Romney: I have friends who own NASCAR teams
Mitt Romney went to the Daytona 500 NASCAR race Sunday for what should have been a chance to show he's one of the guys. Instead, in casual conversation with an Associated Press reporter at the Florida track, he reminded people once again that he is not exactly a regular Joe.
Asked by the AP reporter if he follows NASCAR, Romney responded, "Not as closely as some of the most ardent fans. But I have some great friends who are NASCAR team owners."
Democrats and liberals quickly ridiculed the remark on Twitter. "I don't know people who fish but I know people who own yachts," tweeted Brad Woodhouse, communications director of the Democratic National Committee. Ari Melber, a writer for the liberal Nation magazine who apparently was watching the Oscars, tweeted: "Do I like movies? Well I have some friends who own movie companies."Special Section: Campaign 2012
It was the second time in three days that Romney, a former CEO and former Massachusetts governor who is worth up to $250 million, stepped on his message with an offhand remark that backfired. After giving an economic speech at Ford Field in Detroit on Friday, he ignited a media eruption by mentioning at least four cars he owns and saying his wife Ann drives "a couple of Cadillacs."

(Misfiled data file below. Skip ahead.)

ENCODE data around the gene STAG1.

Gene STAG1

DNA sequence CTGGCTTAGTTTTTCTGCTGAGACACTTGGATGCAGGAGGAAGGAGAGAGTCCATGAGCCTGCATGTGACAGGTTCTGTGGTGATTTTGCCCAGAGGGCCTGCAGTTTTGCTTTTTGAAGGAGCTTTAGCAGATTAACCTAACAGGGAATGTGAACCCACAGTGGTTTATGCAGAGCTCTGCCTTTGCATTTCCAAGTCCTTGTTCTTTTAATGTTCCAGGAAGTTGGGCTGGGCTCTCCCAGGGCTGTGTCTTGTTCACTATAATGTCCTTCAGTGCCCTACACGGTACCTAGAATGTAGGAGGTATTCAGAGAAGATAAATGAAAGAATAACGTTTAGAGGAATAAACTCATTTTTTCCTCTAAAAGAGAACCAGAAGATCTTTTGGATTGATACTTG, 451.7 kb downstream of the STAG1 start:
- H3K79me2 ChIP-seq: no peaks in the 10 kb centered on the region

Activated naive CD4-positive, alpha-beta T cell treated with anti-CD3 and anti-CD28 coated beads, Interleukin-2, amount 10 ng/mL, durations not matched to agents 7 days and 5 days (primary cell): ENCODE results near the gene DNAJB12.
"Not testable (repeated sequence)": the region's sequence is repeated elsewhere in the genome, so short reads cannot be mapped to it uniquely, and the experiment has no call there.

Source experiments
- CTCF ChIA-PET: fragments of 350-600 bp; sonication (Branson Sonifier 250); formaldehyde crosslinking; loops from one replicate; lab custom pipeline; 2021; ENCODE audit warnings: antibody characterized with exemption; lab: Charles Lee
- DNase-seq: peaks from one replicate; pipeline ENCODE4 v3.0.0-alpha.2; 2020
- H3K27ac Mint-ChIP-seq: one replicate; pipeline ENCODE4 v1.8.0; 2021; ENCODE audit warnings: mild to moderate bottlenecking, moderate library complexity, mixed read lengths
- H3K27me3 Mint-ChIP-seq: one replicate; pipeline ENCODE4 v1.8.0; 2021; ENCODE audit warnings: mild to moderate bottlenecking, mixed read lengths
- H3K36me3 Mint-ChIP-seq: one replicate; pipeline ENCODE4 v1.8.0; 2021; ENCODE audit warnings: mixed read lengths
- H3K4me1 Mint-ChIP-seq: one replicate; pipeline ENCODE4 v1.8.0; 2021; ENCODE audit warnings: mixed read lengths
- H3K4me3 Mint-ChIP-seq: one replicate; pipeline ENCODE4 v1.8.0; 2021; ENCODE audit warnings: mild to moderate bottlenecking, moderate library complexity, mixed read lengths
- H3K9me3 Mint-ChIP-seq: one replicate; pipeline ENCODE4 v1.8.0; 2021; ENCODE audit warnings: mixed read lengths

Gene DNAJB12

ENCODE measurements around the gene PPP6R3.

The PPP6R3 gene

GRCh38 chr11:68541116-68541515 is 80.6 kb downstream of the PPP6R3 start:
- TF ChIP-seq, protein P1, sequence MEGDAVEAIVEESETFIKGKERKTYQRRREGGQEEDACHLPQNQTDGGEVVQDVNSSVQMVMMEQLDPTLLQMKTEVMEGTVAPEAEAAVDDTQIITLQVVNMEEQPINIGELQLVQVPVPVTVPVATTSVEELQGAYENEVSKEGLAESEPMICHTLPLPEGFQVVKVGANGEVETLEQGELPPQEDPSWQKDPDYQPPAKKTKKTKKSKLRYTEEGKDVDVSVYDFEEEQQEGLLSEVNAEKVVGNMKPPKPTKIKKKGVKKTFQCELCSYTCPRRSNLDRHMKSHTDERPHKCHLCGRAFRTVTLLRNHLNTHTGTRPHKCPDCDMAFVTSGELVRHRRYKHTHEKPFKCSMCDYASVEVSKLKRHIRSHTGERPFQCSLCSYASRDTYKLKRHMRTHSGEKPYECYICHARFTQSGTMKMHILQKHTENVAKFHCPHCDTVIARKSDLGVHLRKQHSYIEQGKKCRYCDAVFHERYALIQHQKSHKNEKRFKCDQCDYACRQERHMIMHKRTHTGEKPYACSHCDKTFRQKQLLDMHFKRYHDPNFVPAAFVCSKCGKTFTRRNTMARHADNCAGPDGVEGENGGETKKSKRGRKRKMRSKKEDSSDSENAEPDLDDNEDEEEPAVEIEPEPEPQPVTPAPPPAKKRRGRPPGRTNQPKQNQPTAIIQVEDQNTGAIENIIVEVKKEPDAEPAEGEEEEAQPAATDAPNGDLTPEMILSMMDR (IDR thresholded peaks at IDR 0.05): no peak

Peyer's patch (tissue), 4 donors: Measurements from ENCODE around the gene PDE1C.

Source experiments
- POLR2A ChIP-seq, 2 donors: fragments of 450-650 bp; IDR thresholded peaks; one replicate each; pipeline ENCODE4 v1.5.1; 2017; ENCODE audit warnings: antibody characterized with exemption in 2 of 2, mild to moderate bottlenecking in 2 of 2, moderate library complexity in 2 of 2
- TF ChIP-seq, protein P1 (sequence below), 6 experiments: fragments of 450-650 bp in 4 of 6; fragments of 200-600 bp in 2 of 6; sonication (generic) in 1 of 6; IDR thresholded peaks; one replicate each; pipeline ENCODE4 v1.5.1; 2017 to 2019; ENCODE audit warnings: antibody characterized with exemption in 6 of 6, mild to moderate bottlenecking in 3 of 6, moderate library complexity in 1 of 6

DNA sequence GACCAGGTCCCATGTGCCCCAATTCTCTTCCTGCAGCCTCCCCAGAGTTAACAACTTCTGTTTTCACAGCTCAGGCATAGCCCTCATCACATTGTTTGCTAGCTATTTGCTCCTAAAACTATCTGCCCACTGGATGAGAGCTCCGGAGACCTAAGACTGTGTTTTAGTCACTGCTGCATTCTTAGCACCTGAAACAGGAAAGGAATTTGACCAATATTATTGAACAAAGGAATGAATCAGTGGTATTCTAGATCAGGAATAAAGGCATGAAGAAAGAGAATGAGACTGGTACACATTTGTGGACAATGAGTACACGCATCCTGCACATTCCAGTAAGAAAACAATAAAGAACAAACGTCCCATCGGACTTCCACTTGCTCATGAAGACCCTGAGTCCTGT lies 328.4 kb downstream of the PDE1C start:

"Governor, can you understand why some voters would be put off by those things?" Fox News Sunday host Chris Wallace asked Romney on Sunday morning. "I can't be perfect. I just am who I am," Romney responded.
He demonstrated that at the race track, where he chatted about visiting the work space of team owner Richard Childress and recalled childhood memories from races. "I go back to the 1960s, back then when you had guys like Bobby Allison driving, they were driving stock cars," Romney said. "Maybe they'd taken out the passenger seat and the back seat so they can put in a restraint system and a fire extinguisher. But now these cars really are built from the group up entirely by the teams themselves." He said he had recently spoken to Allison, who endorsed him in Sumter, S.C., on January 15.
For Romney, it was just his world and his friends. For Democrats, it was a political opportunity. "This is just the latest example of how out of touch Mitt Romney is from the average American experience. From an economic plan that provides tax cuts to line the pockets of his friends -- like those who own NASCAR teams -- to wanting Wall Street to write its own rules, Mitt Romney just doesn't get it and won't work to restore economic security for the middle class," said DNC press secretary Melanie Roussell.
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